The Treaty does not cover the area of seabed that is the subject of the Timor Gap Treaty. That treaty, which established "provisional" arrangements for a period of at least 40 years from its 1991 entry into force, is working satisfactorily. The Treaty does, however, establish a water column boundary in the Timor Gap. Nothing in the Treaty affects the rights and obligations of either Party under the Timor Gap Treaty. Nor can anything contained in the Treaty or any acts or activities taking place pursuant to the Treaty affect the respective seabed rights claimed by each Party in the Zone of Cooperation established under the Timor Gap Treaty or prejudice the position of either Party on a permanent seabed delimitation in the Zone of Cooperation.
The Treaty establishes the areas in which each country may exercise sovereign rights and jurisdiction and also the nature of those sovereign rights and jurisdiction. There are special provisions which govern those areas where Indonesia's water column jurisdiction overlaps Australia's seabed jurisdiction. Subject to other provisions of the Treaty, in such areas:
It should be noted that the requirement for notice of the grant of exploration and exploitation rights, of the construction of installations and of the carrying out of marine scientific research is not a requirement to obtain permission in order to do any of these things.
If any single accumulation of liquid hydrocarbons or natural gas, or if any other mineral deposit beneath the seabed, extends across the seabed boundaries established by the Treaty, and the part of such accumulation or deposit that is situated one side of the line is recoverable in fluid form wholly or in part from the other side of the line, the two Parties must seek to reach agreement on the manner in which the accumulation or deposit is to be exploited and on the equitable sharing of the benefits arising from such exploitation.
Future Protocols etc
No provision is made in the Treaty for future protocols of any kind. It can be amended at any time, however, by the mutual consent of the Parties by means of a further instrument of treaty status.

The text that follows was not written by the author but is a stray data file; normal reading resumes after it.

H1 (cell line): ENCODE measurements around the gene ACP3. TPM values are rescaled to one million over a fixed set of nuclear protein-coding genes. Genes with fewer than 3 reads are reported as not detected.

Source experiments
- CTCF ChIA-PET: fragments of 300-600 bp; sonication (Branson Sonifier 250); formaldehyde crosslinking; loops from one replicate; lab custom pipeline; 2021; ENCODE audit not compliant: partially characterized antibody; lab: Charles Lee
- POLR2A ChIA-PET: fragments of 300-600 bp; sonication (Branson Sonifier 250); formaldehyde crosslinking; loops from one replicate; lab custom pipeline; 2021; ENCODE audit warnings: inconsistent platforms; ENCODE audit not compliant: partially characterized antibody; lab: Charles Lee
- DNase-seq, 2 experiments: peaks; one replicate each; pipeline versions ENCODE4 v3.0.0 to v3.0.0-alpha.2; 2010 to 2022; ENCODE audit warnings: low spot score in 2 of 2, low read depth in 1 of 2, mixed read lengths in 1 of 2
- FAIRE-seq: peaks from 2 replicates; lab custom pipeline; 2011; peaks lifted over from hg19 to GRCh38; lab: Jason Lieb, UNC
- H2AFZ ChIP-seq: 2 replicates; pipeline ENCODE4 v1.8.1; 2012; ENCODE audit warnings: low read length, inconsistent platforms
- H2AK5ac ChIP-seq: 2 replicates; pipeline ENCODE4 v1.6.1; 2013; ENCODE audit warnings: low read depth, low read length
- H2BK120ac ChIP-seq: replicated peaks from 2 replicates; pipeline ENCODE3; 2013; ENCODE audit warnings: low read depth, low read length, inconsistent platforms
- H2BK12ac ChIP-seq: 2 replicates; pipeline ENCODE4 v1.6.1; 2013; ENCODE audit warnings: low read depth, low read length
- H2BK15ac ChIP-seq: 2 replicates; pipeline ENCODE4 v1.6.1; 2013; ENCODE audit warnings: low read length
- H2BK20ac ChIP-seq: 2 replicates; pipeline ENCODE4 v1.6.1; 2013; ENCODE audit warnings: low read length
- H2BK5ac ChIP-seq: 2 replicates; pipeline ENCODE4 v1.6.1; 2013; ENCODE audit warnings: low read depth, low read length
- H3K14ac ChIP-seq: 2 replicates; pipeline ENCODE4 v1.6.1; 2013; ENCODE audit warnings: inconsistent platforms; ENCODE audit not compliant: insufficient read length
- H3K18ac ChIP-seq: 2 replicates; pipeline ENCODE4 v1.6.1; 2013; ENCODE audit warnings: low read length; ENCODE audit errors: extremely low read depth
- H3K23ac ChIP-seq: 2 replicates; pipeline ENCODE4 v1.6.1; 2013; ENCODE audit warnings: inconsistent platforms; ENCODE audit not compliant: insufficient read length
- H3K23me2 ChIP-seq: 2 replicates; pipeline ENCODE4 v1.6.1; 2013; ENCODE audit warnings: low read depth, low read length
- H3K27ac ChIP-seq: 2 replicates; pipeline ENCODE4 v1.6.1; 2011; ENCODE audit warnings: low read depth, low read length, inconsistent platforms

Adoption of these new boundaries between Australia and Indonesia will require minor amendments to the Petroleum (Submerged Lands) Act 1967 and a new EEZ Proclamation under the Seas and Submerged Lands Act 1973.
The interests of the States and Territories were represented throughout the negotiations by the Solicitor-General of Western Australia, who was a member of the Australian delegation.
Consultations were held in Canberra, Melbourne, Perth and Darwin with a range of interested groups and individuals, including the petroleum and fisheries industries, members of law and geography faculties from several universities, the Northern Land Council, the Headquarters of the Northern Command of the Australian Defence Forces, East Timor support groups based in Darwin and relevant agencies from State and Territory Governments.
Invitations to the consultations were based on the known and likely interest in the Treaty on the part of industry groups, academics, environmental NGOs, aboriginal groups and State and Territory government agencies.
The Department of Primary Industries and Energy had kept the Australian Petroleum Production and Exploration Association (APPEA) informed, in general terms, of progress in the negotiations on the Treaty throughout.
Interest in the Treaty was particularly strong on the part of the petroleum and fishing industries in Western Australia and the Northern Territory (where in practical terms the effect of the Treaty will be strongest). These industries were keen to have explained how the Treaty will apply in areas of overlapping jurisdiction.
Withdrawal or denunciation
The treaty does not contain express provisions dealing with withdrawal or denunciation. (Maritime delimitation agreements do not normally contain such provisions.) It would be possible, however, for one Party to withdraw from the treaty at any time with the consent of the other Party (Vienna Convention on the Law of Treaties Article 54).
Contact Details: Sea Law and Ocean Policy Group
The Timor-Leste Institute for Development Monitoring and Analysis (La’o Hamutuk)